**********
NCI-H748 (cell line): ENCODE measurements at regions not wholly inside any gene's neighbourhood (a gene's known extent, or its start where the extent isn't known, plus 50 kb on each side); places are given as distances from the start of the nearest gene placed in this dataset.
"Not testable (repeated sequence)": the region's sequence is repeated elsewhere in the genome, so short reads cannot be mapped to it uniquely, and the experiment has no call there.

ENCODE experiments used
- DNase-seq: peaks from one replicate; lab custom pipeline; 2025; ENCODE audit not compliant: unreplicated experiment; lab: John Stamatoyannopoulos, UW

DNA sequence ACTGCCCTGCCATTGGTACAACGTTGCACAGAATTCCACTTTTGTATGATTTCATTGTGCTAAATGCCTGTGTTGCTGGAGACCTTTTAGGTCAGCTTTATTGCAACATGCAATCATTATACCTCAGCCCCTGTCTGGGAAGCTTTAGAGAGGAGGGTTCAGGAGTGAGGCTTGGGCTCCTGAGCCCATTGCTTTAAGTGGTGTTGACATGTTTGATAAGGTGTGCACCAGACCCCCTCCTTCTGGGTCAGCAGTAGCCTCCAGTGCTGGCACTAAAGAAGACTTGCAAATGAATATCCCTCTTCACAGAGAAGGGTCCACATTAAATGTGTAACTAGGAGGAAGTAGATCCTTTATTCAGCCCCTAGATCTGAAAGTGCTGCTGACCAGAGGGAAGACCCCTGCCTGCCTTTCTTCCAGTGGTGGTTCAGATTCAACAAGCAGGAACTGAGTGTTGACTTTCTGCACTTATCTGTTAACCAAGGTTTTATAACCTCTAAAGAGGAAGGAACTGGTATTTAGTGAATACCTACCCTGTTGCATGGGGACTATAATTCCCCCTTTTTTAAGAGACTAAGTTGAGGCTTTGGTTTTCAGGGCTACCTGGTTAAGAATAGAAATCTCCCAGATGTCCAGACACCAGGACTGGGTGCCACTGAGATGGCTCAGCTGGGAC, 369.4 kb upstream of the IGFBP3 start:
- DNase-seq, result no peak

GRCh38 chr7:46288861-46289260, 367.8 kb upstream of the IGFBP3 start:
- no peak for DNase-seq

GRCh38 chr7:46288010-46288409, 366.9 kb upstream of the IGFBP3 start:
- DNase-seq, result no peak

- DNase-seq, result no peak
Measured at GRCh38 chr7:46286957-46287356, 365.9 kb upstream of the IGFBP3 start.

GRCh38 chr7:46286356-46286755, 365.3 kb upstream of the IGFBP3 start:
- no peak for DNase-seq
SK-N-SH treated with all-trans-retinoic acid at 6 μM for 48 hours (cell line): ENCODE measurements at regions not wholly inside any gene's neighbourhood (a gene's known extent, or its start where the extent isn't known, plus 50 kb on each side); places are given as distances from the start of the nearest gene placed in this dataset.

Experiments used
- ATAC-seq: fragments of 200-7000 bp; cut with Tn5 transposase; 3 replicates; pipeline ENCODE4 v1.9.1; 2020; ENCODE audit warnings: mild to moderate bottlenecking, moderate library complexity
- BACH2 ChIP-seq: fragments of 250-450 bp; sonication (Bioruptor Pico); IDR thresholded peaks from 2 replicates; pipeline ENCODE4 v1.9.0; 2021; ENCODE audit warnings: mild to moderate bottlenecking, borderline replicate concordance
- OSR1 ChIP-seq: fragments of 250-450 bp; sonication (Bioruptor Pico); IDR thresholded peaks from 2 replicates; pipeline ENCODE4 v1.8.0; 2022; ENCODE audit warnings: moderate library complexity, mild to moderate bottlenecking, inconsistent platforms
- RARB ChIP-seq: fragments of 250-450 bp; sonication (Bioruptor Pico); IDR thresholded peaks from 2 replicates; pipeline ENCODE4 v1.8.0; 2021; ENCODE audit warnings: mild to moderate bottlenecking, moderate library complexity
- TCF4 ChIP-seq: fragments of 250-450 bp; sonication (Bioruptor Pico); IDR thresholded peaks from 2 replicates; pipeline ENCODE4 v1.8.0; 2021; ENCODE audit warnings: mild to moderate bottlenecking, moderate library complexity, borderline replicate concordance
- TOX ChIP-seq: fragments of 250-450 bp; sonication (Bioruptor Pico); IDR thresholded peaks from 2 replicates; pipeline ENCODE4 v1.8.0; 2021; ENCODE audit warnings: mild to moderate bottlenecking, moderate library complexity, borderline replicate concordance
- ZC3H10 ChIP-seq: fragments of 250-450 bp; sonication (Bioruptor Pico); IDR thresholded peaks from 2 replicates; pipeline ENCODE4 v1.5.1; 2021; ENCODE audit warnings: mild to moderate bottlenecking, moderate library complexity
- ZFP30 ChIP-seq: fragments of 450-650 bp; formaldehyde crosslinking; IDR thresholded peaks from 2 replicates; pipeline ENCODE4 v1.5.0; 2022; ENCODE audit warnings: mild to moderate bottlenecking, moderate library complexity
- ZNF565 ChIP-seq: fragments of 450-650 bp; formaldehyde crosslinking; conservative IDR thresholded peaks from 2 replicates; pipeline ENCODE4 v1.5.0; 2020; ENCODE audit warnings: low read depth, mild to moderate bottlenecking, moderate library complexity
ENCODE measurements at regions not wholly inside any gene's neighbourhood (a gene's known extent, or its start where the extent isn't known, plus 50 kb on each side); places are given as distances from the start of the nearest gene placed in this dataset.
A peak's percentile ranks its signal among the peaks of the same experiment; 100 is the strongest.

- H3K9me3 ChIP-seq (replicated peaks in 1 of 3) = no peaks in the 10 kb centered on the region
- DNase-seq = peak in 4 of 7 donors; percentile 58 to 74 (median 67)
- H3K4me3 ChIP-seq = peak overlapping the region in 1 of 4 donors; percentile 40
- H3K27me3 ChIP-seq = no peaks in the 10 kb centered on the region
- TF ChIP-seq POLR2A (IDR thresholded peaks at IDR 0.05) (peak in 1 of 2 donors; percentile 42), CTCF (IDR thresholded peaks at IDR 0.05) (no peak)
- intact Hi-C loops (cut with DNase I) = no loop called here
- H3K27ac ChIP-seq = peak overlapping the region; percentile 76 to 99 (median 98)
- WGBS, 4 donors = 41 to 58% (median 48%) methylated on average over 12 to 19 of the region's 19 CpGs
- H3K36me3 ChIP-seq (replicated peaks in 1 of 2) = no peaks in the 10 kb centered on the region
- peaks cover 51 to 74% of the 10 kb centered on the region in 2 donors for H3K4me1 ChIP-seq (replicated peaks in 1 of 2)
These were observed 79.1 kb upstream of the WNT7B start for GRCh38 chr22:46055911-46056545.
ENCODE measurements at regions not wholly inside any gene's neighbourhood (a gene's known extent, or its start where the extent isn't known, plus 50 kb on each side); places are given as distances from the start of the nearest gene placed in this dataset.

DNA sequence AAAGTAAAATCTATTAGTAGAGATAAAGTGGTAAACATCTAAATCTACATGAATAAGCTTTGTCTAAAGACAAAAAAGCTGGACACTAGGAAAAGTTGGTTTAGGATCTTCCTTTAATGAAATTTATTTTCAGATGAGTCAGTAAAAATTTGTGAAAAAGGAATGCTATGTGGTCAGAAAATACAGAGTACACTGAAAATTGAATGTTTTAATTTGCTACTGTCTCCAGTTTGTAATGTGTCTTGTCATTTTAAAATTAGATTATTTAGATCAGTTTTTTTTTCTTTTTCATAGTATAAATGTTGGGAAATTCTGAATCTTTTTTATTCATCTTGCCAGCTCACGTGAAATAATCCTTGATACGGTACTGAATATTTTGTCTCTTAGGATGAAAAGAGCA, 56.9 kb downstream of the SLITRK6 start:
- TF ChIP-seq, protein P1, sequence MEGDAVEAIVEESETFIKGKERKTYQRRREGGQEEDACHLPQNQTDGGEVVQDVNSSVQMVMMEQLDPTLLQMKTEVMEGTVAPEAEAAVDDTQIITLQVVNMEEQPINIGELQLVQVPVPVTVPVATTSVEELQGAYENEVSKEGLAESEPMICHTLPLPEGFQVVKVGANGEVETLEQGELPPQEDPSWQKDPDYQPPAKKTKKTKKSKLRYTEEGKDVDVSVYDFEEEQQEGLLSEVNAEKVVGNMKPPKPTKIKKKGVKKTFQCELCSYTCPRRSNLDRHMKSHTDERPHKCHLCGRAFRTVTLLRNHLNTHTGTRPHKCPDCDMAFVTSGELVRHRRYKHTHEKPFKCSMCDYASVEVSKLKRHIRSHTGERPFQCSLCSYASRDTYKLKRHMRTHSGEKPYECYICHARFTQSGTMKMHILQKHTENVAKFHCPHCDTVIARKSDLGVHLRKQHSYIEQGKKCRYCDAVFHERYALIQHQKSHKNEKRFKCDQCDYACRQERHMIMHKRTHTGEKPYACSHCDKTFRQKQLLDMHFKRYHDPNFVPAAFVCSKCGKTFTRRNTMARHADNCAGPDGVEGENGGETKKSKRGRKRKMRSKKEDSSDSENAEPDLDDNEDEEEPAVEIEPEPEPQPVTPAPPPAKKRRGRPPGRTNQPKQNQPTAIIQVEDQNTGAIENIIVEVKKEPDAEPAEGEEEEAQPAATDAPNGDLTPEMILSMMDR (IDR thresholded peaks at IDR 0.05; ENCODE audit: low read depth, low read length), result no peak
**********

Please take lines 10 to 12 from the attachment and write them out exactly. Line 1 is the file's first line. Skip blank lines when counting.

- DNase-seq, result no peak

- DNase-seq, result no peak
Measured at GRCh38 chr7:46286957-46287356, 365.9 kb upstream of the IGFBP3 start.